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The Saracens Head Inn Leighton Buzzard

41-43 High Street June 2008
41-43 High Street June 2008

The Saracens Head: 41-43 High Street, Leighton Buzzard [earlier Tartars Head]

The Manor of Leighton Buzzard alias Grovebury was the principal landowner in the town before the 19th century. Bedfordshire & Luton Archives & Records Service has a full run of court rolls from 1393 to 1727 [KK619-715] and another full run from 1704 to 1867 [X288/1-23]. The service also has court rolls for other manor to own land in the town, the Prebendal Manor, from 1448 to 1459, 1588 to 1591, 1611 to 1622, 1627 and 1631 [KK792-1798]. Detailed study of these would be bound to produce quite full histories for most licensed premises in the town. Unfortunately such study would take a very long time. Thus the histories of licensed premises in these web pages are quite summary and not necessarily the full story.

The first mention of the Saracens Head so far discovered is in 1584 when it is mentioned as being near a shop in the High Street which was being leased [KK91]. There are three references the "Tarters hedd" in general accounts of receipts and disbursements to Sir Thomas Leigh (tenant of the Manor under the overlordship of the dean and Canons of Saint George's Chapel, Windsor) in 1611 [KK762], 1612 [KK728] and 1614 [KK734]. Each time the person paying is John Studds and the amount forty shillings.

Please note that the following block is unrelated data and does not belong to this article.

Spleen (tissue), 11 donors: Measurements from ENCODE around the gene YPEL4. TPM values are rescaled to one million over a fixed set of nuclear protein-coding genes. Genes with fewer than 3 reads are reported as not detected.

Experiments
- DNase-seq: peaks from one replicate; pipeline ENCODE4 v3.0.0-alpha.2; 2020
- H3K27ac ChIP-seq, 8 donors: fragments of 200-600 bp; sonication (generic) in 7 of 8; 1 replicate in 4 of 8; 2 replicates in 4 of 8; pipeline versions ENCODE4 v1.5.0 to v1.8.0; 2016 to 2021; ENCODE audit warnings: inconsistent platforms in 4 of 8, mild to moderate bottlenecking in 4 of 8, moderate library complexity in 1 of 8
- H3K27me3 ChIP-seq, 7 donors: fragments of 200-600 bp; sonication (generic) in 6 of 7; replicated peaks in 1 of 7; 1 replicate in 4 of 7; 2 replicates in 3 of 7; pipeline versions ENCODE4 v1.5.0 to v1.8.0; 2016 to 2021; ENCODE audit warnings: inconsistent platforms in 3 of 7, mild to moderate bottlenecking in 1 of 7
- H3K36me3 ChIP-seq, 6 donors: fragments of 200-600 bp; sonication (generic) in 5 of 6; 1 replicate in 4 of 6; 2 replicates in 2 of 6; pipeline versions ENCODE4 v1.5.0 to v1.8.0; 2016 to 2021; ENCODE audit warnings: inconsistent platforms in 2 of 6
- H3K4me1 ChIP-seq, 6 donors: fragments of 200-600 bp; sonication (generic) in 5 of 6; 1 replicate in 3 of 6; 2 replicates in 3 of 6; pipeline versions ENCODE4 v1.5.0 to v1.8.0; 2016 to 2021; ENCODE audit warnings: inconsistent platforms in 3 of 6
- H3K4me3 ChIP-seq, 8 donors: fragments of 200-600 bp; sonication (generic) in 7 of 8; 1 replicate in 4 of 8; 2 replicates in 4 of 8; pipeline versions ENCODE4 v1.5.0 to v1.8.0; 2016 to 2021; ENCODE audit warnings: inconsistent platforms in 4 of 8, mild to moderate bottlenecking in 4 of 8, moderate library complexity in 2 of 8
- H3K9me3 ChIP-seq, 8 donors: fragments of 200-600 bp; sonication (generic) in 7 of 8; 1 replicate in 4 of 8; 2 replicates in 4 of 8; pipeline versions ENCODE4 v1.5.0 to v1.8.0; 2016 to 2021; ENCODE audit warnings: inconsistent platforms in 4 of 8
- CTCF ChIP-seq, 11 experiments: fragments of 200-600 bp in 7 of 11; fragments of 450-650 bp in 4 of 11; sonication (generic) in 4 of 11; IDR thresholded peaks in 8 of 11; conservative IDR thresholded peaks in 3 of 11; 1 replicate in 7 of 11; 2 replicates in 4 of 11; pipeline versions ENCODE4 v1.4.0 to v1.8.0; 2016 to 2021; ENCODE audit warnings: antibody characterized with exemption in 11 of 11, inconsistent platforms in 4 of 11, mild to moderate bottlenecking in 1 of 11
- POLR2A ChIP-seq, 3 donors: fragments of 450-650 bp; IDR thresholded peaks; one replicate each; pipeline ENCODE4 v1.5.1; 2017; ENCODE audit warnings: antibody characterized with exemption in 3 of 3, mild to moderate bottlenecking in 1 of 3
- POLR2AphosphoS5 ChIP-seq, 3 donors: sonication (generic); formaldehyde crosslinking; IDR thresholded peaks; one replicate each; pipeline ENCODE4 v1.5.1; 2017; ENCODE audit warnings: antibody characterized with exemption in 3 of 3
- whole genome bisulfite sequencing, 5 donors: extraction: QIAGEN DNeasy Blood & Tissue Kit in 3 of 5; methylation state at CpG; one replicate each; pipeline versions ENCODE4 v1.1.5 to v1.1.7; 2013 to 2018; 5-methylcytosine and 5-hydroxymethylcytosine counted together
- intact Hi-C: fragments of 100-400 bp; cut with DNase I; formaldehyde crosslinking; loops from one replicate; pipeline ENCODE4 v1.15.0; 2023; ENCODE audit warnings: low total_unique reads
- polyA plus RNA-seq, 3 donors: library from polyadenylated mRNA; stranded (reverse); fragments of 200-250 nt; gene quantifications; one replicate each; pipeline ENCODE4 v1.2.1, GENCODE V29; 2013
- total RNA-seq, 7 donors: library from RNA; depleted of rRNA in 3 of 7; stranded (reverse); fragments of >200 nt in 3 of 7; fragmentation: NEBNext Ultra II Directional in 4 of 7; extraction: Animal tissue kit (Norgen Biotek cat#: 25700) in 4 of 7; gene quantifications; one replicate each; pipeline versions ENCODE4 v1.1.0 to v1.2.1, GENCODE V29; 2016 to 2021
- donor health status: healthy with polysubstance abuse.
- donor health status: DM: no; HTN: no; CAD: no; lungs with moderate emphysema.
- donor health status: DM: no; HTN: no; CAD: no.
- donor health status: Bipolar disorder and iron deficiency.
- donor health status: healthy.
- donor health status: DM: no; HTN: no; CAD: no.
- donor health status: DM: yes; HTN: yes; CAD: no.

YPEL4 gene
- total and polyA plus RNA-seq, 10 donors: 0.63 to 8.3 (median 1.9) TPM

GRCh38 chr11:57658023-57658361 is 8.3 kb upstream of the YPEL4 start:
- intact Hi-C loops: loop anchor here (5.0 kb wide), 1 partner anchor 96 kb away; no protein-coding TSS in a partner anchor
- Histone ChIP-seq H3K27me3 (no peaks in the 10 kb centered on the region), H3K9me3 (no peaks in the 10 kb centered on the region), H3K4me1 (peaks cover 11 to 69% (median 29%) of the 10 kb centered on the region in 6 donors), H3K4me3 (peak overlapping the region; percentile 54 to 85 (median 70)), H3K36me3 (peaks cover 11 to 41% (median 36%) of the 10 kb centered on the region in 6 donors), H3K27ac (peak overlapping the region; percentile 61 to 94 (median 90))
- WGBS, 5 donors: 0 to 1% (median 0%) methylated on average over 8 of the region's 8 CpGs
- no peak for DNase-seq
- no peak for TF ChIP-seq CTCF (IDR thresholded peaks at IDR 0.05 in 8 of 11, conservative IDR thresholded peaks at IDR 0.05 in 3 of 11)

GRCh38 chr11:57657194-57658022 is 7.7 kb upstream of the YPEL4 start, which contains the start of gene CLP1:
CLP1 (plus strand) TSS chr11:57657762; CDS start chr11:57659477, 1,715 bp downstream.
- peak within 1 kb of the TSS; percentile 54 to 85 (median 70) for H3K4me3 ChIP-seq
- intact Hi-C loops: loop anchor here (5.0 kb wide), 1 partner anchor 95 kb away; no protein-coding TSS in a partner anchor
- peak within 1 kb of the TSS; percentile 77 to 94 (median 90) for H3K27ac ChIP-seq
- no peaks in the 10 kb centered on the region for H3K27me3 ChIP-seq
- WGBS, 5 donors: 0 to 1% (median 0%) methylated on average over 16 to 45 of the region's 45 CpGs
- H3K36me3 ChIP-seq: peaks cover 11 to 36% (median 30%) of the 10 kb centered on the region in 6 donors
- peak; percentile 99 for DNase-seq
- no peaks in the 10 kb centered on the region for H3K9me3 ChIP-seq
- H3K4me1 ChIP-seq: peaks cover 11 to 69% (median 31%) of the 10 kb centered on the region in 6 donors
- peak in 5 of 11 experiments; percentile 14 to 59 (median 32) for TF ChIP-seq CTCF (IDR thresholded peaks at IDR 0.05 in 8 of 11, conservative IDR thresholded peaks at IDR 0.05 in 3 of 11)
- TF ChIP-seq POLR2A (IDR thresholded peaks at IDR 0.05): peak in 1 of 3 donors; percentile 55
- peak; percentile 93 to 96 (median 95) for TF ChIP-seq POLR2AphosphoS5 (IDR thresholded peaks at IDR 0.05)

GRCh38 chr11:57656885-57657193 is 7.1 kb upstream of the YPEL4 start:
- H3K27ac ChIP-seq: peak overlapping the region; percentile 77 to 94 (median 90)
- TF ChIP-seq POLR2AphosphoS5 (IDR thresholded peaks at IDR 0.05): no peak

In the Manor of Leighton Buzzard quitrent ledger for 1627 [KK777] is the entry: "Robert King for the messuage he dwelleth in commonlie called the Saracens Head" - fifteen pence. The property was thus now freehold. In 1647 Edward Turney conveyed the Tarters Head, abutting south on the High Street, to Henry Hill and a house and shop which had lately formed part of the Tartars Head to Benedict Coles [RY902]. The part which became a shop is probably that represented by today's 43 High Street which has a much smaller footprint than Number 41.

By 1739 the inn was in the ownership of Robert Baskerfield who devised it to his third son Abraham in his will of that year, proved in 1741 [X605/4 and X126/50]. Manor of Leighton Buzzard quit rentals for 1749 [KK783] and 1755 [KK784] show Abraham Baskerfield paying four pence for the Saracens Head. In 1751 Baskerfield married Katherine Oswald and the Saracens Head formed part of his property conveyed to trustees as part of the marriage settlement for her jointure [BS1584].

Bedfordshire & Luton Archives & Records Service has a formulary and notebook kept by 18th century attorney Benjamin Pyne which contains a list of twelve licensed properties in the town in 1761. Each inn also has a name beside it which appears to be the name of the licensee (who may both, of course, also have been the owner in some cases). The Saracens Head is linked with the name of Collins Millard, clearly just the licensee as in the quitrent ledger of 1772 [KK785] Robert Baskerfield paid the four pence for the Saracens Head.